Many delinquent borrowers needlessly lose their homes to foreclosure, according to a new report.
Because over half of all foreclosed borrowers never contact their lender, Freddie Mac and Roper Public Affairs and Media set out to find the reasons why through a survey they claim is the nation's first to learn why more late-paying borrowers risk losing their homes rather than reaching out to their mortgage servicers.
The survey was reportedly based on a 14-day telephone study conducted in August on 2,031 borrowers more than one month past due on their mortgage, according to an announcement Monday.
Three-quarters of the delinquent borrowers recalled being contacted by their servicers but, for a variety of reasons, neglected to follow up and discuss workout options, the survey said.
Over a quarter -- 28 percent -- of the respondents said they did not follow up because there was no reason to talk to their servicers or because their servicers could not help them, the report said, and another 17 percent said they could take care of their payment problems without any help. Inadequate funds to pay was cited by 7 percent, while other reasons included embarrassment, fear, or not knowing whom to call.
While the lack of borrower follow-up may explain why 61 percent of the respondents cited being unaware of a variety of workout options that could help them overcome short-term financial difficulties, 92 percent said they would have talked to their servicers had they known such options were available, Freddie and Roper noted.
"Part of the problem is that the data shows that there's a knowledge gap: People's interest in the options available to them is quite high, but their awareness of these options is quite low," said Elizabeth Armet, a Roper vice president, in the statement.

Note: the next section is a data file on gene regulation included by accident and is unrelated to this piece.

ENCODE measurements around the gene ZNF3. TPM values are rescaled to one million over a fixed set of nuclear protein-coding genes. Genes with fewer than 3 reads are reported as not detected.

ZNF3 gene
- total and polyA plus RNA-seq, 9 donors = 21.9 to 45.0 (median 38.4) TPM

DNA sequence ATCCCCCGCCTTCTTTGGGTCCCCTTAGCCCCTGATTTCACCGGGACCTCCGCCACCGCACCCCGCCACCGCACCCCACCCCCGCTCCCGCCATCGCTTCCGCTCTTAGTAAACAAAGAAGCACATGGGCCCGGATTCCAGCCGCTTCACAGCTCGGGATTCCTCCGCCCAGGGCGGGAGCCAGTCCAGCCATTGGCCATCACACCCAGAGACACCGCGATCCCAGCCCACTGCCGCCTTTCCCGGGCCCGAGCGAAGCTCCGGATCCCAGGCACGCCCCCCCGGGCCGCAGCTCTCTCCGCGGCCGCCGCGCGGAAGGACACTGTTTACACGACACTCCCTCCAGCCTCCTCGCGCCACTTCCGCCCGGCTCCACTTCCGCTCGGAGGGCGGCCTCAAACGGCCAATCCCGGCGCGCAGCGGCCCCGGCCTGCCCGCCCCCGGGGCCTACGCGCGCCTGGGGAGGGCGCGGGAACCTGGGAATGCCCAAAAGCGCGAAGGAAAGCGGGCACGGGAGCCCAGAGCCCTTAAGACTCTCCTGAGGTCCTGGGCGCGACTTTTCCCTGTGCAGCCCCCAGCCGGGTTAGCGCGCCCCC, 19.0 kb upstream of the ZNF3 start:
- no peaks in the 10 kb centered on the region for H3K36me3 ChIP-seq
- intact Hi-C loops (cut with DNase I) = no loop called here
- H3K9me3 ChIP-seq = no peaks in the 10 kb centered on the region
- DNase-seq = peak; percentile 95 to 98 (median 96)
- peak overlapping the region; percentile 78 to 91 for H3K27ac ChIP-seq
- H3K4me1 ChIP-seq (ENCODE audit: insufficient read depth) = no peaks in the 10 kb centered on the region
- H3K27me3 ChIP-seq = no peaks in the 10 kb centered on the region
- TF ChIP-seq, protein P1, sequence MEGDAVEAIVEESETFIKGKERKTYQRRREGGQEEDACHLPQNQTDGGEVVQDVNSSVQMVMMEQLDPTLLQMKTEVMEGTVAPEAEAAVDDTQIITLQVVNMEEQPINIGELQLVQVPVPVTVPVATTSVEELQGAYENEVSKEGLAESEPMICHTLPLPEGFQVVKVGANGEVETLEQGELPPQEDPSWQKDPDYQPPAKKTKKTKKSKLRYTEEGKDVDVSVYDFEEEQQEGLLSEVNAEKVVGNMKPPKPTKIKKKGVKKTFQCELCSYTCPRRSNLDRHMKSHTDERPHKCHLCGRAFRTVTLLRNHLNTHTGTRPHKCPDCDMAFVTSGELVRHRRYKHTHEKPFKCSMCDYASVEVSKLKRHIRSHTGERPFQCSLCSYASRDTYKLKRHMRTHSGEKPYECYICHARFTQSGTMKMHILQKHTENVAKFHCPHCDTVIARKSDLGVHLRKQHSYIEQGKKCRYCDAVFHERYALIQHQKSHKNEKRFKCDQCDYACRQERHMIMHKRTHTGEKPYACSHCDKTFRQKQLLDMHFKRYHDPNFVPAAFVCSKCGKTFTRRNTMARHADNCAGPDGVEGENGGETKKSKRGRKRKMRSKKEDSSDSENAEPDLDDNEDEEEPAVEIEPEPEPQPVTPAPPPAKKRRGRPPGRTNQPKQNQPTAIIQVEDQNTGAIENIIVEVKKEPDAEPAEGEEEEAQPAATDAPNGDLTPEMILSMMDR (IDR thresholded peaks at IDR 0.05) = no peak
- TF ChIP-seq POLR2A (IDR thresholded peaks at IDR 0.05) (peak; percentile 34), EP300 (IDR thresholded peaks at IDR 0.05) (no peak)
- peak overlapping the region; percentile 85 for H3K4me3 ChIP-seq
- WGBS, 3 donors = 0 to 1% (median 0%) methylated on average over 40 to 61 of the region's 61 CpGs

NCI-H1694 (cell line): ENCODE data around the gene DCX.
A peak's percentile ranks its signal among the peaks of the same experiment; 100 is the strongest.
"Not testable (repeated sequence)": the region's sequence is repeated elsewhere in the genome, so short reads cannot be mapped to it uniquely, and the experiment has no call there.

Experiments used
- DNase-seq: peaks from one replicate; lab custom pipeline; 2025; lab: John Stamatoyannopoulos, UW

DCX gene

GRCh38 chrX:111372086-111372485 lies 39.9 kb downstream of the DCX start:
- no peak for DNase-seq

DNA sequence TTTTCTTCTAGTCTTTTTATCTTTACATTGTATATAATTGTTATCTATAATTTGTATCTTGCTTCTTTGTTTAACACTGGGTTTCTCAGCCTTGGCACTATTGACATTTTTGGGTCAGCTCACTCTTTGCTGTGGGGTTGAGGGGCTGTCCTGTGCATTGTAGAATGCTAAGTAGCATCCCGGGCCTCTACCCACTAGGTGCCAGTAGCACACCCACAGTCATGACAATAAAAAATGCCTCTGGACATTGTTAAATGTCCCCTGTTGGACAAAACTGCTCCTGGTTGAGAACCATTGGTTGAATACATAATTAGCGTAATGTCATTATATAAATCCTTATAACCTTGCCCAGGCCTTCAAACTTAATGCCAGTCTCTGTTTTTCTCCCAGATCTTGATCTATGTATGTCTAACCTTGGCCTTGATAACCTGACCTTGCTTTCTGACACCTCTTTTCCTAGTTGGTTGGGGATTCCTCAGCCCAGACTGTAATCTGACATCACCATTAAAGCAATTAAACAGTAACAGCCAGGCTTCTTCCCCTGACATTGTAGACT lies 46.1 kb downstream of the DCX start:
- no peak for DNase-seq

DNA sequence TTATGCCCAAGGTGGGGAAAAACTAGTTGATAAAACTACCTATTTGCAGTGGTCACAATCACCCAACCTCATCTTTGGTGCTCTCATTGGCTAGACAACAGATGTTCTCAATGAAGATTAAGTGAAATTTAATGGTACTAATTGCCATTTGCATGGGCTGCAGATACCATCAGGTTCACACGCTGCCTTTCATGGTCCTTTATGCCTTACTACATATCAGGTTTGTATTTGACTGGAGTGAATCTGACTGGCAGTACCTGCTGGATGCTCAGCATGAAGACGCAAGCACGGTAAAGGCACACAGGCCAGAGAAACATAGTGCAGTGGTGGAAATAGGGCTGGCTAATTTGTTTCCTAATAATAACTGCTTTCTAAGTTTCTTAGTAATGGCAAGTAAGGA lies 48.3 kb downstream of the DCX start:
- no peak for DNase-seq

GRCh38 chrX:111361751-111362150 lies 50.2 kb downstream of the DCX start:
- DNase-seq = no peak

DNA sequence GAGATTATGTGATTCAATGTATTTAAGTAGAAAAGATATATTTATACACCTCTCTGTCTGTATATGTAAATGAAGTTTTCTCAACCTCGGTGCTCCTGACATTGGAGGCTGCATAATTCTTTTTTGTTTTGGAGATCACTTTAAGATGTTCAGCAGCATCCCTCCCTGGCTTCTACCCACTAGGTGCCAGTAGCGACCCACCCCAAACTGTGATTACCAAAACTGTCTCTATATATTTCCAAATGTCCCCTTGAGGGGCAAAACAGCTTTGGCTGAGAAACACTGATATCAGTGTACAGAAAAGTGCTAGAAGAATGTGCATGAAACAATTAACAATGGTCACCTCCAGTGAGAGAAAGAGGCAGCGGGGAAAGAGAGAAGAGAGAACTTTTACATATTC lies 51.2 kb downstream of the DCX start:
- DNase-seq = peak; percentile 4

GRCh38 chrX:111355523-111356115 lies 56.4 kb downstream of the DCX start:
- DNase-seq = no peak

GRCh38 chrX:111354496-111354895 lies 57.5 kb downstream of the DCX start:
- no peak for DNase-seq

A study last year by Freddie concluded that repayment plans could lower the probability of home loss by 80 percent among all borrowers and by 68 percent among low-to-moderate income borrowers, according to the announcement, which added that Freddie and its servicers have helped more than 100,000 borrowers avoid foreclosure over the past two years.
"These findings are consistent with what Wells Fargo Home Mortgage has done and the great success we have had during the past several years with our early intervention process," said Patrick Carey, a Wells' default and retention operations executive, in the announcement. "We try to educate customers to contact us early in times of financial crisis, and hope that they will learn from studies like these that their lender can be their best resource when financial strain threatens their homes."
Deb Oakley, National City Mortgage senior vice president, said the company encourages troubled borrowers "to proactively contact their lender and explore the options that could help them avoid foreclosure," and its also works "with credit counseling agencies to further help borrowers learn how to take charge of their situation."
Amongst other findings of the Freddie/Roper survey was that 47 percent of the defaulters were first-time homeowners and that 62 percent of homeowners in good standing had owned a home in the past. Delinquent borrowers reportedly earned a median annual income of $52,400 a year, while good standing borrowers earned $4,300 more.